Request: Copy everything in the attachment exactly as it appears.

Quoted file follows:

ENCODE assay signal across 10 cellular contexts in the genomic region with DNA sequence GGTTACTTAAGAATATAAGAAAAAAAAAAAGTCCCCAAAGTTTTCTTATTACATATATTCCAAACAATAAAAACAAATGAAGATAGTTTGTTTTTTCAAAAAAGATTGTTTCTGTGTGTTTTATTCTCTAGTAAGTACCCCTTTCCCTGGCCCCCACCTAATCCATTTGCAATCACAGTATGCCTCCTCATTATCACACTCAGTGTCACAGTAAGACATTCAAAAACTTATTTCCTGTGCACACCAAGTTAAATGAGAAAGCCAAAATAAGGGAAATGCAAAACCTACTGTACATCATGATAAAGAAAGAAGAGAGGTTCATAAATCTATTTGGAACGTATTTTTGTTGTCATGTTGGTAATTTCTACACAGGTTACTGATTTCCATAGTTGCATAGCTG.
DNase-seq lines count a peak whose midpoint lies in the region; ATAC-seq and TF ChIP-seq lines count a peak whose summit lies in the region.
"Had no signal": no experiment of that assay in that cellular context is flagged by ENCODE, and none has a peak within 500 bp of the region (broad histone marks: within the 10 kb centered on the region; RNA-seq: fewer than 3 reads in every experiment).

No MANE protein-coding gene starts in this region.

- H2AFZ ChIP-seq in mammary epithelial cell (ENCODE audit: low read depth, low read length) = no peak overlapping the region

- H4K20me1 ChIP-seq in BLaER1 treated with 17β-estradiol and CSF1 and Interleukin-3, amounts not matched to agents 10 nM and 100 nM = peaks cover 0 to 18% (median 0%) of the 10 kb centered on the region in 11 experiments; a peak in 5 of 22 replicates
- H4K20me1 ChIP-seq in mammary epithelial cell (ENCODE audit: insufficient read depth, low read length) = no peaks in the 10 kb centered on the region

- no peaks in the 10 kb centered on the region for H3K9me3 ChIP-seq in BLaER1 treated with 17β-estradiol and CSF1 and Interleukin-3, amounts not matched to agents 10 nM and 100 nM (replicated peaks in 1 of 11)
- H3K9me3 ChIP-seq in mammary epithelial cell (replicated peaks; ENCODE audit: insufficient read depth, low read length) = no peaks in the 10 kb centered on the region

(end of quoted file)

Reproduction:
ENCODE assay signal across 10 cellular contexts in the genomic region with DNA sequence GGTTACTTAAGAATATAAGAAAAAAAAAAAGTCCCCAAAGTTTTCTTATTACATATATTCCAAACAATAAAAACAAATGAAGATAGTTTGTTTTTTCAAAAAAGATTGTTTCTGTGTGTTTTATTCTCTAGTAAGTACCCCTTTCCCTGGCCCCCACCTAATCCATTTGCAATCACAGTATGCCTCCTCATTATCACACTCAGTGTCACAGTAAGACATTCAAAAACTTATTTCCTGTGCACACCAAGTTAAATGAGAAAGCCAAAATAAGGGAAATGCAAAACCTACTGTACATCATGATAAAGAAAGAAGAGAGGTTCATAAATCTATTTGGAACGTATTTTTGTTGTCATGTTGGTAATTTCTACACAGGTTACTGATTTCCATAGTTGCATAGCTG.
DNase-seq lines count a peak whose midpoint lies in the region; ATAC-seq and TF ChIP-seq lines count a peak whose summit lies in the region.
"Had no signal": no experiment of that assay in that cellular context is flagged by ENCODE, and none has a peak within 500 bp of the region (broad histone marks: within the 10 kb centered on the region; RNA-seq: fewer than 3 reads in every experiment).

No MANE protein-coding gene starts in this region.

- H2AFZ ChIP-seq in mammary epithelial cell (ENCODE audit: low read depth, low read length) = no peak overlapping the region

- H4K20me1 ChIP-seq in BLaER1 treated with 17β-estradiol and CSF1 and Interleukin-3, amounts not matched to agents 10 nM and 100 nM = peaks cover 0 to 18% (median 0%) of the 10 kb centered on the region in 11 experiments; a peak in 5 of 22 replicates
- H4K20me1 ChIP-seq in mammary epithelial cell (ENCODE audit: insufficient read depth, low read length) = no peaks in the 10 kb centered on the region

- no peaks in the 10 kb centered on the region for H3K9me3 ChIP-seq in BLaER1 treated with 17β-estradiol and CSF1 and Interleukin-3, amounts not matched to agents 10 nM and 100 nM (replicated peaks in 1 of 11)
- H3K9me3 ChIP-seq in mammary epithelial cell (replicated peaks; ENCODE audit: insufficient read depth, low read length) = no peaks in the 10 kb centered on the region